As recently as two decades ago, Broadway was an undervalued and overlooked neighborhood. It was not the hip, happening place-to-be that it is considered today. Known only for a few dive bars and holding a notorious reputation for being a somewhat dangerous neighborhood, few locals ventured up this way and even fewer visitors. The area did not seem like a place that any aspiring business owner would be intrigued to consider. However, all it takes is a few brave individuals to create something spectacular. Sue Lamond, owner of Salvation Cafe, took a chance and opened her business on Broadway twenty years ago and she hasn’t looked back since. When asked about her thoughts on Broadway, Sue praised many local small businesses and the independent and passionate nature of these establishments. “What I cherish is the entrepreneurial and unique spirit of places like Ben’s Chili Dogs, Vinyl Guru, the new barbershops, Leo’s Market’s tacos, Boru’s noodles, Scratch’s sandwiches and the Mad Hatter’s awesome cupcakes. Each of those places and products represent someone who went for it and works hard and passionately every day to create their own unique product. Hopefully that will continue into the future of Broadway.”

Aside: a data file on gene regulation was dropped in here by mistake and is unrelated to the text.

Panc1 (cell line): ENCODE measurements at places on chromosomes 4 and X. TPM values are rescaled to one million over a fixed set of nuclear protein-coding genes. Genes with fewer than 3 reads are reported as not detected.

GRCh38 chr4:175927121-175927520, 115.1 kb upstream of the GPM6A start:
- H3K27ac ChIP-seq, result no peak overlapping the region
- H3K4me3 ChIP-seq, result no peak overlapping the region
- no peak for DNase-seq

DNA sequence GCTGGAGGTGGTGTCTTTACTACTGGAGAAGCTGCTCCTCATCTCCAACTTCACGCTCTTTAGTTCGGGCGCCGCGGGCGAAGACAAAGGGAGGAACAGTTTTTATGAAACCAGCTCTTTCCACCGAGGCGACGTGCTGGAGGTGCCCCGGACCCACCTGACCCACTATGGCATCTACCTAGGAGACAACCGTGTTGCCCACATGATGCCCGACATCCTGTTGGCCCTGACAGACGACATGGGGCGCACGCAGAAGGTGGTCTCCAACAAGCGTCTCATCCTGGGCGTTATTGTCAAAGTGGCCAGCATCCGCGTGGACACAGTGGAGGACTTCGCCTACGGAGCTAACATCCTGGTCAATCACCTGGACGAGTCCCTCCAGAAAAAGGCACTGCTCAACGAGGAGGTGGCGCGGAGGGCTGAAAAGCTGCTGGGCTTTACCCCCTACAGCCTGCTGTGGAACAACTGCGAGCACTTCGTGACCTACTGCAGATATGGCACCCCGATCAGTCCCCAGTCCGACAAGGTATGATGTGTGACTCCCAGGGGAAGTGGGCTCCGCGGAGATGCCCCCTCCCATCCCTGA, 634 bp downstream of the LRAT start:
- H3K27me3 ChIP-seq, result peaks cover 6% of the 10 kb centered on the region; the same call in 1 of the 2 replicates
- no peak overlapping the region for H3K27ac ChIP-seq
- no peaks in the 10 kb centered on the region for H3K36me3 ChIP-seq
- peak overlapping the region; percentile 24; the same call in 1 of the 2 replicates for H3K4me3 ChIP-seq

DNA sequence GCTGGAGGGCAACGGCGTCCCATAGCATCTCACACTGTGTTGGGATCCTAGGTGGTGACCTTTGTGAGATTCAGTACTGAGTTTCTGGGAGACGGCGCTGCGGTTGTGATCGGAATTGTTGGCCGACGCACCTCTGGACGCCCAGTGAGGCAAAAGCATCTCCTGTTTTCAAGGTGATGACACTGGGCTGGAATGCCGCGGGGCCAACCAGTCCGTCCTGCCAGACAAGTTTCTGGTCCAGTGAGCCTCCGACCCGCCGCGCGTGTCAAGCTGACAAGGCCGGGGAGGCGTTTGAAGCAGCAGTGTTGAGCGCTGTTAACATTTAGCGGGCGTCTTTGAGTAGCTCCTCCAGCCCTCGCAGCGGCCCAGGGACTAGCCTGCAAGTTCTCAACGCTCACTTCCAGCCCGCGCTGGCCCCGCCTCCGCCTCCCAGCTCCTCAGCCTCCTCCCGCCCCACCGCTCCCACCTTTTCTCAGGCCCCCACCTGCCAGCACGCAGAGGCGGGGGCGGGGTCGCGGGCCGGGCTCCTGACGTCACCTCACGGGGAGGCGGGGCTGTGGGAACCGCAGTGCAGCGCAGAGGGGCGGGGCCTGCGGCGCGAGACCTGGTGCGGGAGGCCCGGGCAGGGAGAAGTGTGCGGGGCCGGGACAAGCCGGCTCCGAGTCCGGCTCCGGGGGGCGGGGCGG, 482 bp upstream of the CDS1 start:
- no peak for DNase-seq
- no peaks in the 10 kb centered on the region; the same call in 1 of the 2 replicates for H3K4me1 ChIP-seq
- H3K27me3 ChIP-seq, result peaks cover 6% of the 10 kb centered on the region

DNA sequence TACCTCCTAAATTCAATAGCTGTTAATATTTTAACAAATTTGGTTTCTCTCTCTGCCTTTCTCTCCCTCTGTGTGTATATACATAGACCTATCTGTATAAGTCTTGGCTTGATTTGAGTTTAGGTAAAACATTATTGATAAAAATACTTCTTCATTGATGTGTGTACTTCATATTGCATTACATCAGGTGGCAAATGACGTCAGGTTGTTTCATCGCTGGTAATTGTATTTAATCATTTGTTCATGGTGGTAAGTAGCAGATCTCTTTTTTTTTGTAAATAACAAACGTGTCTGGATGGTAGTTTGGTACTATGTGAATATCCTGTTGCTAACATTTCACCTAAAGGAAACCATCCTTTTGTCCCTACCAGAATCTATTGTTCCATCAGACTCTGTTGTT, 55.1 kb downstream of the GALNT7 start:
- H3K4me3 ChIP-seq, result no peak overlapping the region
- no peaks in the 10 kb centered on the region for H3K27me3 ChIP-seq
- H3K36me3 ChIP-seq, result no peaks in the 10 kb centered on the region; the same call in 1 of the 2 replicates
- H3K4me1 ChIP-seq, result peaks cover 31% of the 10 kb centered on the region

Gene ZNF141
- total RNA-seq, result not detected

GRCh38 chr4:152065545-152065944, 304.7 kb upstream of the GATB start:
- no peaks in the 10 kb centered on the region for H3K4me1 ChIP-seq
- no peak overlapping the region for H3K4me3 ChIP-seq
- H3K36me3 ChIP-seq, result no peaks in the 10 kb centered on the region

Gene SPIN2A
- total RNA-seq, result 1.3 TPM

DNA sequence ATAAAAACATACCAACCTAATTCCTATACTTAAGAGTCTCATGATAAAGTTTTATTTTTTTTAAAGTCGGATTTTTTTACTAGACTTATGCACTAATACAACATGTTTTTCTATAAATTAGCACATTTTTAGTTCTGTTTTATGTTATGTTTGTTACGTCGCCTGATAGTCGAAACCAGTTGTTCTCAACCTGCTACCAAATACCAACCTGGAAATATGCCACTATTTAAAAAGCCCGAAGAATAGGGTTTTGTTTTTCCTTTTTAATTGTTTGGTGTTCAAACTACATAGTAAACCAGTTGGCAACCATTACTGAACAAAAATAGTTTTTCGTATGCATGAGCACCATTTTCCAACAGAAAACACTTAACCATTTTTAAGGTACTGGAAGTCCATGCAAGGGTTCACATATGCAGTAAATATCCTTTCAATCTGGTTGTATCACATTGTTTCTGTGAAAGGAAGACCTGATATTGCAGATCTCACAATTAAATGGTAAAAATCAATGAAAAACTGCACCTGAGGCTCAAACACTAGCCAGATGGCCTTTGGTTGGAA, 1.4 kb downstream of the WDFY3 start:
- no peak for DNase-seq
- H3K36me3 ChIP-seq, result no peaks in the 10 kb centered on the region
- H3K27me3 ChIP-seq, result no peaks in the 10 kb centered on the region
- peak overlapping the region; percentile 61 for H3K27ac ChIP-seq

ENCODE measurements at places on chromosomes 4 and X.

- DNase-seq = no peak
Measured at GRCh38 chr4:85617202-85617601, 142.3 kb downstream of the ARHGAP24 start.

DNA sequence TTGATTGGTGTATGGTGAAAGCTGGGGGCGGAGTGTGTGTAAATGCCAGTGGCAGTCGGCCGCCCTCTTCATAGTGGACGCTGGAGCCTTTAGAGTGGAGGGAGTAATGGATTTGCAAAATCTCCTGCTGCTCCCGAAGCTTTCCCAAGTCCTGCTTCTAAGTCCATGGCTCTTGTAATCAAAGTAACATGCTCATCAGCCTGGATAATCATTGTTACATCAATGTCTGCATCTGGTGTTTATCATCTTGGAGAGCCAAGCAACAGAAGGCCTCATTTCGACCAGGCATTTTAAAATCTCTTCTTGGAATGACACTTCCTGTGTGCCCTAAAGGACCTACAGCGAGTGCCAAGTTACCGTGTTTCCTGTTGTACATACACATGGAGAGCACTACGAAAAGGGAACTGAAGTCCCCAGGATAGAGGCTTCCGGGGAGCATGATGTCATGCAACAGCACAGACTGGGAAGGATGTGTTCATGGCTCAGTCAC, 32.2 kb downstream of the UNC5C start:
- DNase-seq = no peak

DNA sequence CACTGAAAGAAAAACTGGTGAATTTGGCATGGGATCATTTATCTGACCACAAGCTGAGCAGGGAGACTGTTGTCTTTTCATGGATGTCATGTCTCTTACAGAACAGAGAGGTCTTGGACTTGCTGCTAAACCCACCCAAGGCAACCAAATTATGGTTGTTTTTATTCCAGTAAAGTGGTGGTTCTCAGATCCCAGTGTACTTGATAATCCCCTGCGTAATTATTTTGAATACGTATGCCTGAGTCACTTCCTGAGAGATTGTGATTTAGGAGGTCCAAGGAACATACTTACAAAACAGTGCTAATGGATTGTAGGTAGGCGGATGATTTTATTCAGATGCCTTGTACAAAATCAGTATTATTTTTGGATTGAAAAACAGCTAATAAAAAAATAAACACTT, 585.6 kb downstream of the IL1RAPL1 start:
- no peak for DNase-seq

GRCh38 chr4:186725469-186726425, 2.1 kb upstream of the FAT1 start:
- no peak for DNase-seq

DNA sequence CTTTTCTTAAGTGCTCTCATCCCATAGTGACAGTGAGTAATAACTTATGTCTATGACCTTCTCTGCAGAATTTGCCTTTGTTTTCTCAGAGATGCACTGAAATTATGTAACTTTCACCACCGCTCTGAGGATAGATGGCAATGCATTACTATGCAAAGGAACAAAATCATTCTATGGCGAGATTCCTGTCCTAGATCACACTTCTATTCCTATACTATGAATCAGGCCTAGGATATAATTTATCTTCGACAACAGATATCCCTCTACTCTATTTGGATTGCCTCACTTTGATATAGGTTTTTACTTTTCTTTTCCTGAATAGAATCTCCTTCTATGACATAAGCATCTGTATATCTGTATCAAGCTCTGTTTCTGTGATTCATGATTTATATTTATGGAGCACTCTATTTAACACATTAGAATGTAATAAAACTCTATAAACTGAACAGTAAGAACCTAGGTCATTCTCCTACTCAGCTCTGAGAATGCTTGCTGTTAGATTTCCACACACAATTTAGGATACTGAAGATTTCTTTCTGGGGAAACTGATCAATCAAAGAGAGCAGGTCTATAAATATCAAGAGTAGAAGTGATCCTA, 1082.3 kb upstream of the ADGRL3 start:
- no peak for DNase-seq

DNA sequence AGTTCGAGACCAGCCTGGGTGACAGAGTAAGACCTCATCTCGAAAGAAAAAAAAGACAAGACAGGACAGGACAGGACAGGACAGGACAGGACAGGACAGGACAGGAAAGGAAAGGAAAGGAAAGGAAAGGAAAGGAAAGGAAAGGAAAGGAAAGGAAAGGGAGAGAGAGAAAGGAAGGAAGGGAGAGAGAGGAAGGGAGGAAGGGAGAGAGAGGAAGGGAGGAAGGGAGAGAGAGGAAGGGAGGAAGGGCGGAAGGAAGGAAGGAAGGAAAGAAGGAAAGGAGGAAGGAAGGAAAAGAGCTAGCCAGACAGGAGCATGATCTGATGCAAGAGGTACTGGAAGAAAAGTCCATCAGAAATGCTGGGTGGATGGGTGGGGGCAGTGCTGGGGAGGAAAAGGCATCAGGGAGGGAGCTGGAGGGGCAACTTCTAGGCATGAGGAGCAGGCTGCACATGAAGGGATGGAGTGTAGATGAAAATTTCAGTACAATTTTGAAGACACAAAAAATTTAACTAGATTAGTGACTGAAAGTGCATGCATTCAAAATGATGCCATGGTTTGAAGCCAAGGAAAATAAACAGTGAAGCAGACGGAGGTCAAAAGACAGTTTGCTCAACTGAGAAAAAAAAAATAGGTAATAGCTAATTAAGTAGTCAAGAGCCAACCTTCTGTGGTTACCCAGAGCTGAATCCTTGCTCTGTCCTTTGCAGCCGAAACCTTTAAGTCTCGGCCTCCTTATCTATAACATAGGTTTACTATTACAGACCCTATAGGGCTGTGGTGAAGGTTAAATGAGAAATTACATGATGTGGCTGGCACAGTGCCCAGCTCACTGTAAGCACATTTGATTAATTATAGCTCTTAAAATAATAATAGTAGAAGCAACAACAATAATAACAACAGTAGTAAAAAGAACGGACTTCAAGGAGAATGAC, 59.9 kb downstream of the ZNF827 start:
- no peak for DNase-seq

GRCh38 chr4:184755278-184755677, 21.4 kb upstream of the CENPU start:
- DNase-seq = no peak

Creative, enthusiastic and eclectic individuals comprise the face that is Broadway. Broadway is home to so many amazing local artists and musicians, all of whom are constantly showcasing their talents at local shows and events. Last summer, I attended an event labeled as a ‘backyard art series.’ I did not know quite what to expect, as I had never heard of such an event, but I showed up enthusiastically with very low expectations. The show was a complete surprise. It was extremely well organized, complete with a cooler of cold beer, homemade appetizers and a handful of local artists showcasing their work in a vacant garage. That day, I befriended a gentleman named Ry Smith. After checking out a display of hand drawn magnets that he created, I left the event as the proud owner of a cartoon rendition Michael Jordan and Scottie Pippen magnet. Ry also plays in a band and recently performed at a fundraiser that was held at Fifth Element to benefit local artists. Rich Willis, owner of Caleb&Broad, has achieved great success in his first two years of business on the block. “The locals and regulars that we see on a weekly basis are what make this neighborhood so special. Some tourists come to Newport and want to hangout where the locals hangout, those are the kind of people that deserve to see all that Broadway has to offer.” Rich also owns a home directly off Broadway and is a member of the neighborhood homeowners’ association. We randomly became friends one night after striking up conversation about the Soggy Dollar hat I was wearing at his bar. Now we work together one night a week. Hank Lawler, a local legend at the Broadway Dunkin’ Donuts, gives me a warm welcome and a nice compliment every morning that I visit, even when I was out until 3am the night before and definitely don’t deserve that compliment. It’s these kind of events and these kind of individuals that give Broadway it’s true character.